Thursday, May 20, 2010
You're Getting Good at Sewing
I don't give many homemade presents beyond my strict, and very well defined, list of people who understand the meaning of - and appreciate - a handmade gift. I know you understand what I'm saying. I'm particularly critical of my skills and have been known to knit and finish an entire baby cardigan only to put it away in a box because it's not perfect enough.
The majority of people I know are on the exclusion list. It's not that they're not nice people and don't deserve receiving handmade (actually some of them are on the list because through past behaviour I know they don't deserve handmade), it's mostly that I'm embarrassed of my level of skill and not sure how it will go down.
I'm less concerned about gifting handmade to kids, especially if they're related to me in some way. I've made a few things for the nephews, but mostly kept them small.
So for one of the newphew's 3rd birthdays last week I thought I'd do a backpack. I'd fudged my way through making one recently without a pattern, but this time I used the Made by Rae one, and it's pretty much exactly what I'd already figured out - but with nice instructions and good measurements.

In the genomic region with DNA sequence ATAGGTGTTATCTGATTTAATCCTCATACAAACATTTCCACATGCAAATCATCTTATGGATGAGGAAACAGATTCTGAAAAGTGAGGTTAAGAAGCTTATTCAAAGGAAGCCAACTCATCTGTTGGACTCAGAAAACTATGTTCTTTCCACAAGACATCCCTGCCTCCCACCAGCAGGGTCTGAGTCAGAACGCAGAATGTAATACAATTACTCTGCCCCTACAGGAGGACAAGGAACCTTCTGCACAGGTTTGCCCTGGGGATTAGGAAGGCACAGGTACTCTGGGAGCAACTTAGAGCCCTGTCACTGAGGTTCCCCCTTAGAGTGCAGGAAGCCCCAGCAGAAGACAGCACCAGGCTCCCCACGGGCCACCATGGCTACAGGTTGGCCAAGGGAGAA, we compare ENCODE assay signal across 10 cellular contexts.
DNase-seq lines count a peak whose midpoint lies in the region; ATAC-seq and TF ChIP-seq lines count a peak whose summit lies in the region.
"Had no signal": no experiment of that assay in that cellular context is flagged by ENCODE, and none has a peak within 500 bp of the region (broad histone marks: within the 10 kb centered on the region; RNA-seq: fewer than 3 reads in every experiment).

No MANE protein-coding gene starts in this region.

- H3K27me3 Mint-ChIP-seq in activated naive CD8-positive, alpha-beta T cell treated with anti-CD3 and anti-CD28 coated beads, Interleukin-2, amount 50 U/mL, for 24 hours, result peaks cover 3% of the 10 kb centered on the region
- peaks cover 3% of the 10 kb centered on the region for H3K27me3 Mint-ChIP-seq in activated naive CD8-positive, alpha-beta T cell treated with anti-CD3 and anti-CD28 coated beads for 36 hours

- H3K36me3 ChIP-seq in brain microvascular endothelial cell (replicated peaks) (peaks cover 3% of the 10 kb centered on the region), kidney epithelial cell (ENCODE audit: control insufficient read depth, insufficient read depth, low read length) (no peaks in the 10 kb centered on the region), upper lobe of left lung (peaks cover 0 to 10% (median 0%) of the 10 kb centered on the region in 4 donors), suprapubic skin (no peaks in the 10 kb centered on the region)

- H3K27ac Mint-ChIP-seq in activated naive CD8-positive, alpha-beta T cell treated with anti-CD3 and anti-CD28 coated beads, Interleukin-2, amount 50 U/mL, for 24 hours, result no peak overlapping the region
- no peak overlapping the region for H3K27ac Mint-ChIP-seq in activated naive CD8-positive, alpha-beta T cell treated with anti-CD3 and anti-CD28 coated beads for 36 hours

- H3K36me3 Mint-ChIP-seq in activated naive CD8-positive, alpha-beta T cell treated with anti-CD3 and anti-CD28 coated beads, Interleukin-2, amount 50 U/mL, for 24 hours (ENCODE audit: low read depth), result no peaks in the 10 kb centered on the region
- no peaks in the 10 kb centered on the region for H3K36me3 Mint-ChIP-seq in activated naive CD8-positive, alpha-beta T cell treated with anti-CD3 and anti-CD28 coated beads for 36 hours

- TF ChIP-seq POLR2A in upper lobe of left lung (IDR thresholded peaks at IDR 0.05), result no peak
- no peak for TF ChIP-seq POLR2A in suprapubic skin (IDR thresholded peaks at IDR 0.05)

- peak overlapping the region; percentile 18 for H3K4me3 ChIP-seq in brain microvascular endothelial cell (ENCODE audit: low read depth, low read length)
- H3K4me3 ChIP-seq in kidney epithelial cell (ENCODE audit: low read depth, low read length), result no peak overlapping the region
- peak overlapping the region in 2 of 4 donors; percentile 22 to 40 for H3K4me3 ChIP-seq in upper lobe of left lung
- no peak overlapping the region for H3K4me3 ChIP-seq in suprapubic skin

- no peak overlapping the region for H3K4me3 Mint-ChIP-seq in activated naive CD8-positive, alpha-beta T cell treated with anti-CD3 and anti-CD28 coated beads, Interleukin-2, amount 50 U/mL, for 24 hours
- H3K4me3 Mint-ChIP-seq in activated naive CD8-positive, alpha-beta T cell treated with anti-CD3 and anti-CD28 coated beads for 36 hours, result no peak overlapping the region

I was pretty excited by it. I think a backpack is not a bad present for a three year old. The Smurf is not far off three and he loves carting his wordly posessions around with him. He loves his backpacks.
I decided to line the backpack and add some side pockets - which aren't included in the MBR pattern. But they're very simple to do.
I was pretty chuffed with the outcome (although I'll remember to snip stray threads before taking photos next time).
The three year old loved it and the Smurf has demanded an exact copy of his own.
But what do I make of the comment "you're getting really good at this"?
I know it was meant nicely, but I'm a bit confused.
Was I right to be embarrassed of earlier presents? Am I shit and maybe getting better? Is it a "keep up the good work, you'll get there one day" kinda thing?
Or, is it a wow you're not that bad at this, in future I needn't be so concerned about whether you'll make some kind of twee looking piece of crap and wish that you'd just do the normal thing and buy something like everyone else."
What do you think? Am I paranoid? Do you have an exclusion list? Or do you merrily make and give and to hell with what they think - at least it's not another piece of plastic fantastic!